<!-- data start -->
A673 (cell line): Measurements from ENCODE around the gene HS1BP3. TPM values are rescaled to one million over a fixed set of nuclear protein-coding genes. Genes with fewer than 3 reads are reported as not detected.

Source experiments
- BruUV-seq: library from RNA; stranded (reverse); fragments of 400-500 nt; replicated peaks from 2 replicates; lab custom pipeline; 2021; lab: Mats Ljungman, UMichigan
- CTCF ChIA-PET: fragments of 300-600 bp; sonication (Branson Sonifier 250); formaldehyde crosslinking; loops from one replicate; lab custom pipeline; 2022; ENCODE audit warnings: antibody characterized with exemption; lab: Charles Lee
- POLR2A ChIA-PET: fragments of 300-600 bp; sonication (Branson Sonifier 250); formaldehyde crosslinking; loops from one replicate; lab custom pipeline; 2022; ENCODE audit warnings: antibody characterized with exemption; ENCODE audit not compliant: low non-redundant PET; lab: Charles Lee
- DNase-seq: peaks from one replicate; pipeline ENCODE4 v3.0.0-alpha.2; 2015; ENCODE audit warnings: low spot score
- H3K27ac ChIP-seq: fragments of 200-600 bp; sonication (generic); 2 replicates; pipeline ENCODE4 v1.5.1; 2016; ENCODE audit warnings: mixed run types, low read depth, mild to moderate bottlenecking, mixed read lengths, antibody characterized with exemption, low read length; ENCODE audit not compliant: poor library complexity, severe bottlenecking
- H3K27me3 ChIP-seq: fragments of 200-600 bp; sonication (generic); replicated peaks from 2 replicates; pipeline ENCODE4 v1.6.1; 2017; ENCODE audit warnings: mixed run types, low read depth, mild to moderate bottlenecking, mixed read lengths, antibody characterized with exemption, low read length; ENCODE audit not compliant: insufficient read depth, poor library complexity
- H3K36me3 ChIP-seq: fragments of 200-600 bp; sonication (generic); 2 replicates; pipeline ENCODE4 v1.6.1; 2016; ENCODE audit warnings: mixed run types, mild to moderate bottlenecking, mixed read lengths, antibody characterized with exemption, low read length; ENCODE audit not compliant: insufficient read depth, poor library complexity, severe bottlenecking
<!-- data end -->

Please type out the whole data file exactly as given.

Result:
A673 (cell line): Measurements from ENCODE around the gene HS1BP3. TPM values are rescaled to one million over a fixed set of nuclear protein-coding genes. Genes with fewer than 3 reads are reported as not detected.

Source experiments
- BruUV-seq: library from RNA; stranded (reverse); fragments of 400-500 nt; replicated peaks from 2 replicates; lab custom pipeline; 2021; lab: Mats Ljungman, UMichigan
- CTCF ChIA-PET: fragments of 300-600 bp; sonication (Branson Sonifier 250); formaldehyde crosslinking; loops from one replicate; lab custom pipeline; 2022; ENCODE audit warnings: antibody characterized with exemption; lab: Charles Lee
- POLR2A ChIA-PET: fragments of 300-600 bp; sonication (Branson Sonifier 250); formaldehyde crosslinking; loops from one replicate; lab custom pipeline; 2022; ENCODE audit warnings: antibody characterized with exemption; ENCODE audit not compliant: low non-redundant PET; lab: Charles Lee
- DNase-seq: peaks from one replicate; pipeline ENCODE4 v3.0.0-alpha.2; 2015; ENCODE audit warnings: low spot score
- H3K27ac ChIP-seq: fragments of 200-600 bp; sonication (generic); 2 replicates; pipeline ENCODE4 v1.5.1; 2016; ENCODE audit warnings: mixed run types, low read depth, mild to moderate bottlenecking, mixed read lengths, antibody characterized with exemption, low read length; ENCODE audit not compliant: poor library complexity, severe bottlenecking
- H3K27me3 ChIP-seq: fragments of 200-600 bp; sonication (generic); replicated peaks from 2 replicates; pipeline ENCODE4 v1.6.1; 2017; ENCODE audit warnings: mixed run types, low read depth, mild to moderate bottlenecking, mixed read lengths, antibody characterized with exemption, low read length; ENCODE audit not compliant: insufficient read depth, poor library complexity
- H3K36me3 ChIP-seq: fragments of 200-600 bp; sonication (generic); 2 replicates; pipeline ENCODE4 v1.6.1; 2016; ENCODE audit warnings: mixed run types, mild to moderate bottlenecking, mixed read lengths, antibody characterized with exemption, low read length; ENCODE audit not compliant: insufficient read depth, poor library complexity, severe bottlenecking